If you’re concerned about how your property will appear, keep in mind that the health of your foundation is just as vital as the appearance of your home. Beautiful trees can always be replaced but paying for maintenance on a regular basis isn’t ideal. Give us a call for a free foundation inspection if you’re not sure if your tree is causing foundation damage.

Foundation settling has an impact on the entire home. There are numerous indicators that this is the case, and they are easy to identify, especially if the settling has been ongoing for some time. The problem with recognizing foundation settling is that the symptoms are frequently treated as isolated instances. Homeowners strive to solve the myriad structural difficulties created by settling but often are unable to address the root of the problem. You’ll be able to detect the problem and get the necessary repairs if you know what to look for and how it all relates to foundation failure.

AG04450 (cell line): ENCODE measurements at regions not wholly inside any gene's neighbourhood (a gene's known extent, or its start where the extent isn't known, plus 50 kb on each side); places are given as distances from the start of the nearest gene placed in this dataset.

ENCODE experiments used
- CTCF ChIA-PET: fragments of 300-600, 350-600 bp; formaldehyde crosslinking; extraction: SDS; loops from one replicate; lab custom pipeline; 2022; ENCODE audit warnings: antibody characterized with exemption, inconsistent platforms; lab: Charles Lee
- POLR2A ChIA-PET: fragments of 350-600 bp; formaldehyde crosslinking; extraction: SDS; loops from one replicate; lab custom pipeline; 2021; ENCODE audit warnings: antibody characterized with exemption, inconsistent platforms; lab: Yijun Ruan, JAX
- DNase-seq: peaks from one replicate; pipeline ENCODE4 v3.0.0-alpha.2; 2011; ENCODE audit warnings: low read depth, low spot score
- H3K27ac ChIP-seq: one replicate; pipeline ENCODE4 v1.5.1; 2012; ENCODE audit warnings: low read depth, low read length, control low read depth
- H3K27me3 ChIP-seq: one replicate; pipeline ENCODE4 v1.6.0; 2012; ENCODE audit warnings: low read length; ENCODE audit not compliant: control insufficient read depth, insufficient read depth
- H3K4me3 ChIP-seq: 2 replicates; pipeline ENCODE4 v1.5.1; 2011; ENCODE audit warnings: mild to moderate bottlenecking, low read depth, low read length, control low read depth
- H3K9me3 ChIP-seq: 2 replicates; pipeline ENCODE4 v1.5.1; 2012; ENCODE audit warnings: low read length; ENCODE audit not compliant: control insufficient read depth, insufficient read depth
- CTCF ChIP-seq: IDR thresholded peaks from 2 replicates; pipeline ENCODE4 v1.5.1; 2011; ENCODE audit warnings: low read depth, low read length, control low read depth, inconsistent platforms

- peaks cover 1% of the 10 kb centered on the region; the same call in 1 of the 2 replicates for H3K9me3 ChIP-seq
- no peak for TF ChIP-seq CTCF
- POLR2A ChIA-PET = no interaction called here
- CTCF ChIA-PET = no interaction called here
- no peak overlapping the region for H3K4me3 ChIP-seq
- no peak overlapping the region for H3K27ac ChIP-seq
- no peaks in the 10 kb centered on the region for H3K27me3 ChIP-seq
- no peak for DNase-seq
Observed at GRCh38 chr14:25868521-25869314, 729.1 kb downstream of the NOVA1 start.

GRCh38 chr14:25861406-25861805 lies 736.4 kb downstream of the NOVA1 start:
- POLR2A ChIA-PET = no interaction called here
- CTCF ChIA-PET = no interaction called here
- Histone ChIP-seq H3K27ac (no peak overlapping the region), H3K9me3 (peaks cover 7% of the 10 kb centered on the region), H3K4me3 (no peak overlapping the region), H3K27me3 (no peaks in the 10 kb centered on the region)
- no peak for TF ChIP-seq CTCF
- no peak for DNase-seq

Damage to the walls and ceiling should be your primary priority. Because one side of the home is sinking, the other half bears a great weight, forcing the walls and ceilings to crack. Because the settling is bending and fracturing the frames, doors and windows become regularly stuck. The joists and supports in your basement or crawl space begin to sink with the rest of the foundation, resulting in uneven floors. If you have any internal columns, they will crack and tilt as well, which you can measure with a level.